The title An Evening With Shakespeare's Women pretty much says it all; what you imagine is almost exactly what you get with Love Street Theatre's new production. While a more apt title might be An Evening With Shakespeare's Women Performed By Seven Excellent Actresses, who can blame them for wanting to keep it short and modest?
Letty Ferrer, Jane Stewart Fuentes, Clara Barton Green, Julie S. Halpern (who also directed the show), Janna Rosencrantz, Rachel Russell, and Donna Stearns are the women in question, making their way through speeches and scenes from seventeen of Shakespeare's plays. While there are, of course, obvious choices (Lady Macbeth from Macbeth and Portia from The Merchant of Venice among them), there are also more adventuresome selections - how often would one expect to hear a Katharine of Aragon speach from Henry VIII in a production like this? Or Volumnia from Coriolanus?
While Halpern does move things quickly - scarcely one scene has ended before another is underway - she never skimps on the dedication she and her cast show Shakespeare's words. The set and costumes, yes, as there are none to speak of, and Beryl Armistead's lighting cues are kept limited. But each of the actresses' characterizations, across the board, are complex and fully realized. The speeches tend to become one-act plays, and the occasional "medley" of scenes (from Richard III or Romeo and Juliet) almost entirely satisfying dramatically.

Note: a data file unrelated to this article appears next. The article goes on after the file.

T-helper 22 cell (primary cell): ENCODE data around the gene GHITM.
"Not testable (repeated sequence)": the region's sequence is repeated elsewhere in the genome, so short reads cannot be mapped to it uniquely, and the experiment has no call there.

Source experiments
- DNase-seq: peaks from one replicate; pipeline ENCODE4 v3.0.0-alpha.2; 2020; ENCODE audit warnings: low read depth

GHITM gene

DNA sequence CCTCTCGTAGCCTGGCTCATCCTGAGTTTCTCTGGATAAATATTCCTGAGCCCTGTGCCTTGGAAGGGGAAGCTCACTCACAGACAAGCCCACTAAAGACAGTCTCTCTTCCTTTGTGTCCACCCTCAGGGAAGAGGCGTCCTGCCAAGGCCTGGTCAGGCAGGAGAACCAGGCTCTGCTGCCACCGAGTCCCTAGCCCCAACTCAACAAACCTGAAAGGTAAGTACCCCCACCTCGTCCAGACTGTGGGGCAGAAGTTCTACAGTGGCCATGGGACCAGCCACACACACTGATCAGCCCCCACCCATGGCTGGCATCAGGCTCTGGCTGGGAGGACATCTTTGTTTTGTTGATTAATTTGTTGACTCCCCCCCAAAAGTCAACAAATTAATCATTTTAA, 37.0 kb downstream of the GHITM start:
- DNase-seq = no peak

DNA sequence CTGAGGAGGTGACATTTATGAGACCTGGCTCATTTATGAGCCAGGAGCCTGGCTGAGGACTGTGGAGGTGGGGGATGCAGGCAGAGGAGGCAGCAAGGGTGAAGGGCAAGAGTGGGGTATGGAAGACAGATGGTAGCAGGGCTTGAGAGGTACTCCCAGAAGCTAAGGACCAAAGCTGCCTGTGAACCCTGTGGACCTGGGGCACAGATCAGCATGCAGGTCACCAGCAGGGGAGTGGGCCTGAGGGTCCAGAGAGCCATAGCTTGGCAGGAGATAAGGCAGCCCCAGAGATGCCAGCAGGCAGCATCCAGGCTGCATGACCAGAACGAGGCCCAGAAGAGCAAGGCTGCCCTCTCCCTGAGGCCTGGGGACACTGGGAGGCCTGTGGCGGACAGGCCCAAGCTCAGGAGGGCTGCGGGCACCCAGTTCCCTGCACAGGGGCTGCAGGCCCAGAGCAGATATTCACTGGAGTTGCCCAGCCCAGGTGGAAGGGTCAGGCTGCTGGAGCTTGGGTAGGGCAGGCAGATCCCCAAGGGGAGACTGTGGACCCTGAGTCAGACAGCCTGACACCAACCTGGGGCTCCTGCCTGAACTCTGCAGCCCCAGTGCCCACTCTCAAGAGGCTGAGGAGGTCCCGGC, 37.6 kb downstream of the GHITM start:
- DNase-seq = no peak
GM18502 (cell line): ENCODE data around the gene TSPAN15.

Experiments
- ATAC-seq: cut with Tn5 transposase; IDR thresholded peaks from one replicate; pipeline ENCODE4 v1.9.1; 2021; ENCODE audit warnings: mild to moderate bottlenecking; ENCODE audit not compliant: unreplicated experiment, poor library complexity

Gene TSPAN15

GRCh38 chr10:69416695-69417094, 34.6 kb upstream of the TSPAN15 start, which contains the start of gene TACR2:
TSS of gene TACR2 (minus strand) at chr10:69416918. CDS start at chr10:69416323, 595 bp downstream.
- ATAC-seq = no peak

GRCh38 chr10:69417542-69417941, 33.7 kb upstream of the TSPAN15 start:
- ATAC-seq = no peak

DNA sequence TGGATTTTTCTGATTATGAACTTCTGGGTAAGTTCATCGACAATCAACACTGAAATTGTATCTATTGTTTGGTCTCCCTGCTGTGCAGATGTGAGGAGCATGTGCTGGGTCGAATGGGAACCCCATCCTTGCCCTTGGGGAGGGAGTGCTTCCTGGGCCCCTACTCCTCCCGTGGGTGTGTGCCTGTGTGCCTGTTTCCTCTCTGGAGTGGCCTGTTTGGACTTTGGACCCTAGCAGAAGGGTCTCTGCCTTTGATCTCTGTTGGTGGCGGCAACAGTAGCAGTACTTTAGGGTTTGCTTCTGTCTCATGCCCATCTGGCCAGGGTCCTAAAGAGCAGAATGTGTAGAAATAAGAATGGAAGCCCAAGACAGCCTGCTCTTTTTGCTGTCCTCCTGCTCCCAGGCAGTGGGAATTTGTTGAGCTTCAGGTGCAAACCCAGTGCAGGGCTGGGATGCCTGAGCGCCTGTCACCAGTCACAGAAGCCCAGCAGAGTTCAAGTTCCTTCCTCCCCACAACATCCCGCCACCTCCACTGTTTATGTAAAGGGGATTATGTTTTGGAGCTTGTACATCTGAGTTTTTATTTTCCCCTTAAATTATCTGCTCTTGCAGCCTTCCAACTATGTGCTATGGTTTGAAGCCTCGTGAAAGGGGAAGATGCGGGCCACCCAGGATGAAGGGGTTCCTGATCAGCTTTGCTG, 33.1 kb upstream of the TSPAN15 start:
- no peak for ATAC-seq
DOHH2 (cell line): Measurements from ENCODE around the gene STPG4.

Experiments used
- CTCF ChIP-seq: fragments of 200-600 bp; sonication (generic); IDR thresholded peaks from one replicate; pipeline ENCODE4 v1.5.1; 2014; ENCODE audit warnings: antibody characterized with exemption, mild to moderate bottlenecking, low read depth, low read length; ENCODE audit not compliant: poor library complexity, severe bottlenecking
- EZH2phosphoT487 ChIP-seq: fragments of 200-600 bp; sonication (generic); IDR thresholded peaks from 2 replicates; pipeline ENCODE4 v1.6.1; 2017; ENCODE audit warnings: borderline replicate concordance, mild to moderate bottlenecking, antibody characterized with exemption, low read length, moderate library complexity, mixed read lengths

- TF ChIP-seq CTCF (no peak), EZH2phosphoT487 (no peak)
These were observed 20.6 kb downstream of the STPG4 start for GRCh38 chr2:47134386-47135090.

This is no small achievement. Many New York theatre companies should consider themselves lucky if they happen to get even one of these very talented women in the cast of their next Shakespeare play. If I had to pick one of the performers as my favorite, it would probably be Fuentes, who displays remarkable range and emotional depth in her performances of Hermione from The Winter's Tale, Rumor from Henry IV, Part II and Juliet from Romeo and Juliet. By turns sexy and heartbreaking, she goes the furthest distance in the shortest amount of time. Everyone else in the cast, though, has at least one opportunity to shine and usually more, and none are wasted.
If there's one thing missing from the show, it's context. Removing the original contexts of the speeches and scenes without replacing them with something else gives the show a somewhat disjointed feel that may well prove daunting to some. The interpretive work Halpern and company have done is excellent, but the lack of connecting dramatic threads or narration might make the show inaccessible to those with less than encyclopedic knowledge of Shakespeare.
Otherwise, An Evening With Shakespeare's Women is elegantly polished and presented, simultaneously sweeping and intimate, just like Shakespeare at his best. The motto at the bottom of the program cover simply states the point the women are making: "...it's not that we love men less, but that we love acting more..." When they're acting this well, how can you not love them right back?
Love Street Theatre